To do this really successfully you need to know why things went wrong last term. I am sure you will have discussed situations with experienced teachers, peers and University tutors, but it is worth taking a moment to remember the key things you took away from these discussions and ensure you have thought about them when planning your upcoming lessons.

Having done this, let’s look forward and think about a couple of things you might choose to prioritise in these early lessons:

Rules of engagement

Since September, we have asked you to develop your ideas about classroom management and keep a portfolio, or journal, of your exploration of this. One thing tutors will have been asking you to do is to identify your ground rules for your classroom and develop your own answers to questions such as:

  • What is appropriate behaviour?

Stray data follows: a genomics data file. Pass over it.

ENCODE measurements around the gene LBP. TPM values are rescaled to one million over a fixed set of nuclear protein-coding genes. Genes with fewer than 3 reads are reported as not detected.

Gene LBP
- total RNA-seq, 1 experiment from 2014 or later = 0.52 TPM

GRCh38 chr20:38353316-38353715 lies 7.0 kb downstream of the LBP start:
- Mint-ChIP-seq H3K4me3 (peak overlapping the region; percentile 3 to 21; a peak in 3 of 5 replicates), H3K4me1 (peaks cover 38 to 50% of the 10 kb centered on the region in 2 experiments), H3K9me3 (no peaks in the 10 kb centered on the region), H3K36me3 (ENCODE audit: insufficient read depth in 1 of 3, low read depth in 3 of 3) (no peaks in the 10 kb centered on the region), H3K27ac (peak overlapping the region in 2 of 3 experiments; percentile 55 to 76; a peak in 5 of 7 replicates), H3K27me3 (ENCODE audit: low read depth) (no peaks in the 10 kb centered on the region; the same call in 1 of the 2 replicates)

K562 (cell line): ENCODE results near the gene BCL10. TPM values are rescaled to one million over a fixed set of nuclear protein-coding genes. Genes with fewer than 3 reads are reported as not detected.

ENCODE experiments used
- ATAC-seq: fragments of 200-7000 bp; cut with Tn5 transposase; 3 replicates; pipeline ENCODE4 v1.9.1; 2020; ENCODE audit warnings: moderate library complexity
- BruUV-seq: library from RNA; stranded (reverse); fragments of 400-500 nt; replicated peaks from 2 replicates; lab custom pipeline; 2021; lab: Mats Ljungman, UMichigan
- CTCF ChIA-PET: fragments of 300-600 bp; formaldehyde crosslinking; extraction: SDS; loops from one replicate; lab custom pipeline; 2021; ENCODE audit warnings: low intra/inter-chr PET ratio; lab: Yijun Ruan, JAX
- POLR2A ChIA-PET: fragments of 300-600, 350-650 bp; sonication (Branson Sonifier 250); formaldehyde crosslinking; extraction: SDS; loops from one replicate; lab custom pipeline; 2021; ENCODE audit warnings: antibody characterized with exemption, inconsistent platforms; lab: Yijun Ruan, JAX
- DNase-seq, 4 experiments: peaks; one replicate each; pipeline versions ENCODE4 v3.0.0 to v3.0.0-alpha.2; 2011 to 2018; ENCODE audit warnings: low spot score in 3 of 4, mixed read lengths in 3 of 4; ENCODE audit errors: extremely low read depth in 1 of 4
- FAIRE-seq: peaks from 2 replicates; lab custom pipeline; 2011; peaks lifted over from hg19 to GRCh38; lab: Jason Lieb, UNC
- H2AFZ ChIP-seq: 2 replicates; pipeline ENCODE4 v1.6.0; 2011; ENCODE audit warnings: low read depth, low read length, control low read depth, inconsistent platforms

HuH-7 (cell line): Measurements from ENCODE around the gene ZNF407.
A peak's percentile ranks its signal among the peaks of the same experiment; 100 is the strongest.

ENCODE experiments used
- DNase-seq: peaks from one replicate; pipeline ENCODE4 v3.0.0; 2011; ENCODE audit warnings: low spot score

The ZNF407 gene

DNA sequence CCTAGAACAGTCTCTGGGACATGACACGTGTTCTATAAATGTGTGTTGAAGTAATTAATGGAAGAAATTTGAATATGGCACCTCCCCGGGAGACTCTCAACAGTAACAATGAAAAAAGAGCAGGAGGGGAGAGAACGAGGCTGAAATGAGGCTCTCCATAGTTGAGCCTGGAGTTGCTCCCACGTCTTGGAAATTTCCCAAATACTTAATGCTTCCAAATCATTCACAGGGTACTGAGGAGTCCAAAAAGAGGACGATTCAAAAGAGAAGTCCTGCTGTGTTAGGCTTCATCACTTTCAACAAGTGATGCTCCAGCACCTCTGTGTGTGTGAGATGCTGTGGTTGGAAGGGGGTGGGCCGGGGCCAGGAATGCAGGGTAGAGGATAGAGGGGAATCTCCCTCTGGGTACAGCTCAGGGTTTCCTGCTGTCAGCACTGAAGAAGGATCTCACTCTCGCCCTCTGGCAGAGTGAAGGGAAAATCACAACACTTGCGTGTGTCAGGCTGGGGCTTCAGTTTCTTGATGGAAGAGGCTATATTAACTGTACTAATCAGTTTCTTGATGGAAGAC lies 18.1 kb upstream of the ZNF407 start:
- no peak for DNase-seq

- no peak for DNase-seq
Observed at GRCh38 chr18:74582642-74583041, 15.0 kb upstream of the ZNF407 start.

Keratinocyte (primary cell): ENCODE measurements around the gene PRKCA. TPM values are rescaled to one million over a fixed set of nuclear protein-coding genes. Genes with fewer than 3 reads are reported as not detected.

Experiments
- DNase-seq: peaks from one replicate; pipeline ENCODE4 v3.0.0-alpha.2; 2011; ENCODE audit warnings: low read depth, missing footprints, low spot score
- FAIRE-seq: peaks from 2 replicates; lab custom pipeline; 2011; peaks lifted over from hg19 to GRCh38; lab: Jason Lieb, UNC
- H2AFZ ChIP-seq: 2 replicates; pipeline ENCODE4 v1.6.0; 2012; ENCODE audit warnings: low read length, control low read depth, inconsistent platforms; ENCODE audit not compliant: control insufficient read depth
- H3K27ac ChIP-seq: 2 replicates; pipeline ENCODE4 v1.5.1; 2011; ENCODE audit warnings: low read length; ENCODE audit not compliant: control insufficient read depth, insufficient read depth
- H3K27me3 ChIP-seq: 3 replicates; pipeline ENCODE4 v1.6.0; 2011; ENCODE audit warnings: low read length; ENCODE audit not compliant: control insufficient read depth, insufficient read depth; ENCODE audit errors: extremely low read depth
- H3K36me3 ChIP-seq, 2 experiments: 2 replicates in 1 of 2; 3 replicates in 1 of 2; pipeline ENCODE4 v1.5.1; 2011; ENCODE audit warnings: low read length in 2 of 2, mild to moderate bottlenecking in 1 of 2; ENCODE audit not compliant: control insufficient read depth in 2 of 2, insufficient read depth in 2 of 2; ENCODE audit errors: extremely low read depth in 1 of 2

• What is unacceptable?
  • What might be tolerated in some circumstances but not others?

By the end of School Experience you might have reached a point where you had a list of ‘dos’ and ‘don’ts’ for your classroom and a common question at this stage is ‘shall I tell my new classes my rules right from the start?’

Some people may say this is a good idea and, on the surface, you can see why. Personally I would be wary of doing this; to me it presents two immediate dangers:

  • If you tell a class your rules but then don’t fully abide by them they immediately become worthless and the class will feel they don’t need to behave for you
  • You will have a big impact on the culture you create in the classroom, giving a message that you are ‘the one with all the power’ – this may not fit with what you are trying to achieve in the long run

I would suggest there is a more powerful way of ensuring your rules are clearly understood by the pupils from the outset and this is by enacting them consistently in everything you do.

To plan for this you need to know what your rules are and then you need to notice opportunities throughout your early lessons to ‘point them out’ to pupils: